Next I discovered I can set up my server to sync with Google Drive or Dropbox. SWEET!!! Kay uses Google Drive extensively for her real estate business. I used Synology’s Cloud Sync app to sync with Google drive. It was really, really simple and runs in the background on my server rather than on my desktop computer. Now we have a full copy on our own server, synced with Google’s server. It allows me to turn off Google Drive on my home computers, since the server does the sync. I then just map a drive from my home computer to Google Drive on the server. Anything I place there gets synched to Google Drive and from there to our laptops, iPads and iPhones.
If you are not aware, Google Drive is an unreliable resource hog on a desktop computer. We have to restart the process on each computer about once per week it seems. It also really bogs down the desktop computer when doing the sync. This way my server does the synching and we just access the server.
Time Machine Backups
Next up was to set up the server to accept Apple Time Machine backups. I could set Time Machine on my Mac by just pointing to a drive space on my server, but this meant the entire 15TB of available storage could be used for Time Machine. I didn’t want that, since Time Machine keeps EVERYTHING until it starts running out of space.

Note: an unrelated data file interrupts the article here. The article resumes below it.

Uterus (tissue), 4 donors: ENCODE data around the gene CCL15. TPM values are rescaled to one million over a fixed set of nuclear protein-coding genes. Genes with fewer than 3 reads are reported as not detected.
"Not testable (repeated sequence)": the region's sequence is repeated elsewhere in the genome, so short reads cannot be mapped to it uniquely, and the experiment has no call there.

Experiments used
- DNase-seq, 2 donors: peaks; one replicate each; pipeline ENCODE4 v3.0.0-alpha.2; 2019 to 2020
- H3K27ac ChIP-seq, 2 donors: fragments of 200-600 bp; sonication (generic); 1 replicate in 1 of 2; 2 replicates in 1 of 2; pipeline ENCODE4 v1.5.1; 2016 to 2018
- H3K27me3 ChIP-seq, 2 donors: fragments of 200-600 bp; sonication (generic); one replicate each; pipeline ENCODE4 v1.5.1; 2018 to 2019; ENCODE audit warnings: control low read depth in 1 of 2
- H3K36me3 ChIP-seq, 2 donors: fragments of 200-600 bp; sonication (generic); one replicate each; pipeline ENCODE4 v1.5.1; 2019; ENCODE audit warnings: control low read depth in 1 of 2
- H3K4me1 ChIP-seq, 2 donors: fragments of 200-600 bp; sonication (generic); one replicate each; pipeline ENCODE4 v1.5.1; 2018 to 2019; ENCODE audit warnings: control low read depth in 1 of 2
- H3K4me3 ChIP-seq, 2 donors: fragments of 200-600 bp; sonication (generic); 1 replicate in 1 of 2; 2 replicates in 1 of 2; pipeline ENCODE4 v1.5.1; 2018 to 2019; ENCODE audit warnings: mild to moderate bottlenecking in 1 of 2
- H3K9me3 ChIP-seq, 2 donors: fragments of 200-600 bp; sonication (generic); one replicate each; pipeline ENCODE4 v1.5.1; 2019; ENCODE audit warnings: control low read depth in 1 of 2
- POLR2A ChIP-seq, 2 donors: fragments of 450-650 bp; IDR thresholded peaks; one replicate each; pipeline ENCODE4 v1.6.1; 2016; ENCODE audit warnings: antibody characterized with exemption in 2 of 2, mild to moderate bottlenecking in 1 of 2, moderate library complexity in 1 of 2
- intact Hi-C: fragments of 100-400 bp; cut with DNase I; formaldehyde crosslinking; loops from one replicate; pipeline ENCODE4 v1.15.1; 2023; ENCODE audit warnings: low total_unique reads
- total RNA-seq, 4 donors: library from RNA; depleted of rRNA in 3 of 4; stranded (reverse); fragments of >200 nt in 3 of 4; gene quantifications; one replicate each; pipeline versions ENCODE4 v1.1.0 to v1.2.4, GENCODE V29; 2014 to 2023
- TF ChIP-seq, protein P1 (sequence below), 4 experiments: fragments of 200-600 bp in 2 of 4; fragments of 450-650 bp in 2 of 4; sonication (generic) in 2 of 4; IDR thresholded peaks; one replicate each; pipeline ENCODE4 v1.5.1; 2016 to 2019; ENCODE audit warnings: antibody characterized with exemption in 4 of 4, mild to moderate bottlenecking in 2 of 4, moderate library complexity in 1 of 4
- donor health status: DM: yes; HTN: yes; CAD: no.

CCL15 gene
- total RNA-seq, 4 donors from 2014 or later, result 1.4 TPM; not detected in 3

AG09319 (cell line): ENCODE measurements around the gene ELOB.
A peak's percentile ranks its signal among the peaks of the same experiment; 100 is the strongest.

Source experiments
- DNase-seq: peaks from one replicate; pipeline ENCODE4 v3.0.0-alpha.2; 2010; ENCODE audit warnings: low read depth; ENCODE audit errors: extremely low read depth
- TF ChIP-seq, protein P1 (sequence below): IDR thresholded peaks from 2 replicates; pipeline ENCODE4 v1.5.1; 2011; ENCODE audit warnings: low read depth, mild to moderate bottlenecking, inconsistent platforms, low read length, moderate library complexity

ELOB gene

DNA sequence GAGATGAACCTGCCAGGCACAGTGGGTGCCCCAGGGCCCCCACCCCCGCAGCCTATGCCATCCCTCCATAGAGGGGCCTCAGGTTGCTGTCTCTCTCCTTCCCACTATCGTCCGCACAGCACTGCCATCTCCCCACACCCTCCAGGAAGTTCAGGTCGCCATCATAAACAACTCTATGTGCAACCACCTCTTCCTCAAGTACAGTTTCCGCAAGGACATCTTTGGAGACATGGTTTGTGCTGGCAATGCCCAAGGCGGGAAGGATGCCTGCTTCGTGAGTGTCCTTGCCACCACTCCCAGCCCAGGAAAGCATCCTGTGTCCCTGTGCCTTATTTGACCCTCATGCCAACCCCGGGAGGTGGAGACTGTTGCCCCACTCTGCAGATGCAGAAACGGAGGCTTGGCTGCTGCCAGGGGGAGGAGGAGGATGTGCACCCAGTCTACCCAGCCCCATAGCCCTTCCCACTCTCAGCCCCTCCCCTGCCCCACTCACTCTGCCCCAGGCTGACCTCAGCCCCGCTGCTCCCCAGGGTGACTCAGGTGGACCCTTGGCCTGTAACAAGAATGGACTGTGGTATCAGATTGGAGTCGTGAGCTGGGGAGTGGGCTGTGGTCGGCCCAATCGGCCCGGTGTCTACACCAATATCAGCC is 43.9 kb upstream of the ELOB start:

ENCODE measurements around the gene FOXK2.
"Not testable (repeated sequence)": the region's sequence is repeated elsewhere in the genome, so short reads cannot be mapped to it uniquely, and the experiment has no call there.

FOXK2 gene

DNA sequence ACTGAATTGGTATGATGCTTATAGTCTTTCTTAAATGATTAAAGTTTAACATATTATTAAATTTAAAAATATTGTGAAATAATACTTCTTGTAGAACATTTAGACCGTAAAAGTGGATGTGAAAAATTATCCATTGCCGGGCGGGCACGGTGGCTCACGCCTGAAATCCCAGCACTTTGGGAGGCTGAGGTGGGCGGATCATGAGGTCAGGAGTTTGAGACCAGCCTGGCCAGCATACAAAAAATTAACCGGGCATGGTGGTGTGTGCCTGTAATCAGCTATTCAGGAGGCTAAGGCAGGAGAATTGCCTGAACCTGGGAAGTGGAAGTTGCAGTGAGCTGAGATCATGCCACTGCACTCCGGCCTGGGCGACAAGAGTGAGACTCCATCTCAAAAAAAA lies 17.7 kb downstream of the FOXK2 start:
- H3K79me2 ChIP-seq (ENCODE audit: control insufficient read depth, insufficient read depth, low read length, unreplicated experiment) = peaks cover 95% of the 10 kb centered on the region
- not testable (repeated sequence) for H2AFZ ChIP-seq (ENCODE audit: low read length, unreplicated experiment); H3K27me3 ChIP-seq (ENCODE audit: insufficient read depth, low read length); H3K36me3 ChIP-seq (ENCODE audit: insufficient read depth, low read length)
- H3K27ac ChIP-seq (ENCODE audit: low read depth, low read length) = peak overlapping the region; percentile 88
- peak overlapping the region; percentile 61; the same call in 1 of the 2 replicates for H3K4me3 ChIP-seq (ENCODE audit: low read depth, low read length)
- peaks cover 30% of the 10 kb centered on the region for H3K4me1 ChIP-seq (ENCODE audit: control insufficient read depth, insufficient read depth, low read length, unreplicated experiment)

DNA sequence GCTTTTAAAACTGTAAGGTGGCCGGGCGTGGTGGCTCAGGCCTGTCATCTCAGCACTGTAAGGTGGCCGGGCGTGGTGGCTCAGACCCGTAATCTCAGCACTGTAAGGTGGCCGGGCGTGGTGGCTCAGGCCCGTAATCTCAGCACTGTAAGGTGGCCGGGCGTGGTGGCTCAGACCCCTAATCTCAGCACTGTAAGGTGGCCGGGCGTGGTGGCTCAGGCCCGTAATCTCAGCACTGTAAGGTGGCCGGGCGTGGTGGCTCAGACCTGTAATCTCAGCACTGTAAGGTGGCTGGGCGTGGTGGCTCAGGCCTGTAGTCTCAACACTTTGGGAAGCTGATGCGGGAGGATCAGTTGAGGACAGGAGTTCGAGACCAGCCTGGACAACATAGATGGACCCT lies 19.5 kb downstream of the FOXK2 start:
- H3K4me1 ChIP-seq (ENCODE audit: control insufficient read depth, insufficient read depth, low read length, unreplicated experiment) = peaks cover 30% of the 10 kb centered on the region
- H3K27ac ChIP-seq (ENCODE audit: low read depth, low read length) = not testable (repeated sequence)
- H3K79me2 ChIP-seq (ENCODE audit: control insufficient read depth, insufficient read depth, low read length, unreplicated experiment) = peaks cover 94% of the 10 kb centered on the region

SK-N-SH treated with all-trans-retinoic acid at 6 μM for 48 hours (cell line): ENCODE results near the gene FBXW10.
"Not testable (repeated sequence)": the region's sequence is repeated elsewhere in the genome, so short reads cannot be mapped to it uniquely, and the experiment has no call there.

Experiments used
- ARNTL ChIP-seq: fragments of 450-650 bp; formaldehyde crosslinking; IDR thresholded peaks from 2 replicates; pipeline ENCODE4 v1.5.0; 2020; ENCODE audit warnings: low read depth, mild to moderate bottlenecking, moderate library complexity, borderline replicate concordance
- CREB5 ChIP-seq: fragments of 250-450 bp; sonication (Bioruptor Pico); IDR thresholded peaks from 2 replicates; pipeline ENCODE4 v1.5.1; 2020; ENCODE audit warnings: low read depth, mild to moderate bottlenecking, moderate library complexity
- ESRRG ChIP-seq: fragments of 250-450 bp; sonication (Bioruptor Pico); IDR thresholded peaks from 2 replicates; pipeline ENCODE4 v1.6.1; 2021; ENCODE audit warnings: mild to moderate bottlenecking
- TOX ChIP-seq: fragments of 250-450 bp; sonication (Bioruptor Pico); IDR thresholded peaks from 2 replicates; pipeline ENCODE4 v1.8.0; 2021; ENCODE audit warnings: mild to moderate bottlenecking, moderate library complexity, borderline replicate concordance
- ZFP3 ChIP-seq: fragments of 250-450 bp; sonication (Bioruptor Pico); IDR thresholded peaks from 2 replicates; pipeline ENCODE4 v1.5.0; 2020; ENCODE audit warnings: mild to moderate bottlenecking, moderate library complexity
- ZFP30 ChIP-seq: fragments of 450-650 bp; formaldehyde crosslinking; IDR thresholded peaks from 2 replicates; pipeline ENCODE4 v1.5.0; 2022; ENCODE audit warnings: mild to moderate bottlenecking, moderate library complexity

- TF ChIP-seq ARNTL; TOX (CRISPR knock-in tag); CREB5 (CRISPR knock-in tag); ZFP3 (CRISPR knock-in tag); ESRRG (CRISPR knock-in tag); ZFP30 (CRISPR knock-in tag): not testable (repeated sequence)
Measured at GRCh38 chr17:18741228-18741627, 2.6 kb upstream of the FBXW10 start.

I did a bit of reading on the Synology support page and they recommended setting up a specific SHARE just for Time Machine, and creating a user login just for Time Machine. This way I could set a quota on the user. My desktop Mac has a 2TB drive with about 1.7 TB used, so I set the quota at 3TB. This allows my Mac to get a good backup and allows multiple versions, but forced Time Machine to start pruning old backups before it can use too much of my available storage on my Synology NAS. Nice and a much better solution than with my Drobo.
Server to Server backup